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Students from LMU and TU Munich Develop Bio-Ink to 3D Print Tissue on Hacked Ultimaker

A research team of students from LMU and TU Munich in Germany have developed a special bio-ink, called biotINK, to 3D print tissue on a hacked Ultimaker 2+ printer.

While most bioprinting processes use hydrogel to create scaffolds that are then populated with cells, the students developed a bioink containing biotin (vitamin B7) as well as the protein streptavidin that acts as a glue.

“By using a two-component system of genetically engineered cells and proteins, we create a kind of molecular superglue that allows precise positioning of cells via bioprinting while locking them in position, allowing the formation of three-dimensional intercellular contacts and physiological microenvironments.”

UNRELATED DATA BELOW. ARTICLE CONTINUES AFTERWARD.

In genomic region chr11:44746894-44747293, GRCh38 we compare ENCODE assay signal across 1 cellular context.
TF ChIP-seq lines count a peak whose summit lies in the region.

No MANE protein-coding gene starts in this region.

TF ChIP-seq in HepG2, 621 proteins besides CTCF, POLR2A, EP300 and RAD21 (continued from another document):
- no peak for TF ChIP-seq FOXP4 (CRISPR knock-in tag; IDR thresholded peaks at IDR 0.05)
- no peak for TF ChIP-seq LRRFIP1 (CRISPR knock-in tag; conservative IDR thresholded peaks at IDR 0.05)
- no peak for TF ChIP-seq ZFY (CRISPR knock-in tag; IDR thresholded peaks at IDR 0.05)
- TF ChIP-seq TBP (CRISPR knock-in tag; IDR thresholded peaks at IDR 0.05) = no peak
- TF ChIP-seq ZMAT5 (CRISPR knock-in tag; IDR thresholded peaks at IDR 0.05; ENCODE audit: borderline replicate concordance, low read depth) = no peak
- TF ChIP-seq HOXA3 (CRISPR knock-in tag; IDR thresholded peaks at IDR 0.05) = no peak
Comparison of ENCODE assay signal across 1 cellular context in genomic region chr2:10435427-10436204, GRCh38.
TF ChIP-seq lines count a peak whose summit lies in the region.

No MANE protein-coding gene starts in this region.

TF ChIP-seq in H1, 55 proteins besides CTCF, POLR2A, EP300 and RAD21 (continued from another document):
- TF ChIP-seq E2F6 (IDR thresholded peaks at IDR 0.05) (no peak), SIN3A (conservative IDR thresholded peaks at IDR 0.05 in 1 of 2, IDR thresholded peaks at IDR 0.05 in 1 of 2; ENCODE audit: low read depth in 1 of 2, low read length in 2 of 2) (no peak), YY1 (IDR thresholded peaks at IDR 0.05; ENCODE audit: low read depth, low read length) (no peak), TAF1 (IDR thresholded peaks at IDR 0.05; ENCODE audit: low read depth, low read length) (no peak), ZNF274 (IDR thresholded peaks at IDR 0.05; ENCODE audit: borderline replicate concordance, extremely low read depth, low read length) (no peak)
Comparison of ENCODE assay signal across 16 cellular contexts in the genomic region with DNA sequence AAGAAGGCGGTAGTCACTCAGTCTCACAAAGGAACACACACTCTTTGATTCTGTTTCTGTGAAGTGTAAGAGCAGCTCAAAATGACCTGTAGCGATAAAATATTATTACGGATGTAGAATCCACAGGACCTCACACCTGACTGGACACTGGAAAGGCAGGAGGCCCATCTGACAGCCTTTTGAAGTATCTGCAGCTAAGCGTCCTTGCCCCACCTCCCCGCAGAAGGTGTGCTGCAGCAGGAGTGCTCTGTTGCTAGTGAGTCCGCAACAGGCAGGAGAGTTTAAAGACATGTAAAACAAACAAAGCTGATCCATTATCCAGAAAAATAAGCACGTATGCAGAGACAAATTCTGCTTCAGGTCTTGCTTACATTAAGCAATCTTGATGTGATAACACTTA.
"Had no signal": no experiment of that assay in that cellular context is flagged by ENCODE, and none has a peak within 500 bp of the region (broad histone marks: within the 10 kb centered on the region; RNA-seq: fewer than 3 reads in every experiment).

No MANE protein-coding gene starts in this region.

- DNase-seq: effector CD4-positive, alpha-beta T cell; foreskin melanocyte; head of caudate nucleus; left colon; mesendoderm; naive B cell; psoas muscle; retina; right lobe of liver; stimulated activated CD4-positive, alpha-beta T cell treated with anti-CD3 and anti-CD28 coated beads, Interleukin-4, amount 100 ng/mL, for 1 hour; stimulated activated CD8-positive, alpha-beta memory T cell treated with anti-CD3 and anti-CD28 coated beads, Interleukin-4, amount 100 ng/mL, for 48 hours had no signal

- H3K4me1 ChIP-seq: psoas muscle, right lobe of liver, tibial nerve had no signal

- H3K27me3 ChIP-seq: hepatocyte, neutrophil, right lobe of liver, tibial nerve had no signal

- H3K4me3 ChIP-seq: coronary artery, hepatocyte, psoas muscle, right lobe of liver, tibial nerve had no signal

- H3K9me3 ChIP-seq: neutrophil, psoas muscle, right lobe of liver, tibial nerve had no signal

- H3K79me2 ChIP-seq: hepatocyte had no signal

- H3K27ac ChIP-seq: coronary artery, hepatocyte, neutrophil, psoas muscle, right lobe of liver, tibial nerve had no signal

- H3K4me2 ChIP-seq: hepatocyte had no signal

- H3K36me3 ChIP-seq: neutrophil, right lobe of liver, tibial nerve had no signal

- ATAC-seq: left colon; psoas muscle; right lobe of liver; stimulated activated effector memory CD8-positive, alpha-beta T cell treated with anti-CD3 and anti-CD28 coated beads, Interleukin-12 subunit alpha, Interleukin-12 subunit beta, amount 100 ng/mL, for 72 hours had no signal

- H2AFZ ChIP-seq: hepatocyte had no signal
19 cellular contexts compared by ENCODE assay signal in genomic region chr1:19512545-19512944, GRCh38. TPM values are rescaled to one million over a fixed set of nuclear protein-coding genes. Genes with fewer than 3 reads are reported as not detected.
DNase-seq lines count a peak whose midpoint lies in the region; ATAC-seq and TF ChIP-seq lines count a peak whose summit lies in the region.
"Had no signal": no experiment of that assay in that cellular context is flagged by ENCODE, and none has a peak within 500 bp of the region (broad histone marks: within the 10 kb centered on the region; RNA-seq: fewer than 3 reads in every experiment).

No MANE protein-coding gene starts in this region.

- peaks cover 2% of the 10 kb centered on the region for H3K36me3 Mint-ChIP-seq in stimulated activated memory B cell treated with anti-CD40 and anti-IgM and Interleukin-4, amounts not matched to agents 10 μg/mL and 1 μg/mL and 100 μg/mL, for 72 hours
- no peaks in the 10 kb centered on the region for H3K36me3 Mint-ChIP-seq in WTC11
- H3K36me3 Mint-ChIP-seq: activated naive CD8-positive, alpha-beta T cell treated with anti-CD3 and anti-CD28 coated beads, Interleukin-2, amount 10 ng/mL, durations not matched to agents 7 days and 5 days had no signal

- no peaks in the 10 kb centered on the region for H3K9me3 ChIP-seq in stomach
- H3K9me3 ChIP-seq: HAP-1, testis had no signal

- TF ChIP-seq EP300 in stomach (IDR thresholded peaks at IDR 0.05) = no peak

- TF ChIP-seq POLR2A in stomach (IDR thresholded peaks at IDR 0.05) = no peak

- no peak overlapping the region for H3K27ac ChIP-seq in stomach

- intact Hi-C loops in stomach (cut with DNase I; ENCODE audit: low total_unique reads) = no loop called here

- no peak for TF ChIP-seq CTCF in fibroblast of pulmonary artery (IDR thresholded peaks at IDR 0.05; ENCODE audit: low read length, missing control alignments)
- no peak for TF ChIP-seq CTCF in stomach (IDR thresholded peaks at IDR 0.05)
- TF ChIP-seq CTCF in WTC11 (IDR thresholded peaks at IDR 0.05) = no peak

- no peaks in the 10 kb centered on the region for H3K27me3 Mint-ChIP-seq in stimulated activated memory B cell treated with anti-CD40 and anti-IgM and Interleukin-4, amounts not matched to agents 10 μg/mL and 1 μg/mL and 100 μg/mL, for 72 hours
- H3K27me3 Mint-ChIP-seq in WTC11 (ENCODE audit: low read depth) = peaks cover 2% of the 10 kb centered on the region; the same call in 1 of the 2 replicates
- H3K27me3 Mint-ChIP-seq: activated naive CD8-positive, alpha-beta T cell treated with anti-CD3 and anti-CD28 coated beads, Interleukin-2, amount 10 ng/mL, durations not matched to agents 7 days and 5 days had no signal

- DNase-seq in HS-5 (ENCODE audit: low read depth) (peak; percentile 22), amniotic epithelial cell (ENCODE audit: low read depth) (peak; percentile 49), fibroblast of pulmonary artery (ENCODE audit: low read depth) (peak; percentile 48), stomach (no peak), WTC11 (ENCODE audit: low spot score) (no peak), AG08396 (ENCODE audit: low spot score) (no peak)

In order to create 3D tissue using biotINK, the project team has hacked a common and affordable desktop 3D printer and released the instructions so labs worldwide have the possibility to create their own affordable bioprinter.

Additional to the biotINK system, different ways to create tissue with functionalities have been explored. The team also worked on vascularising 3D printed tissue in response to hypoxia.

Being among the 300 finalists, the team will present their project at the iGEM in Boston, an international synthetic biology competition.

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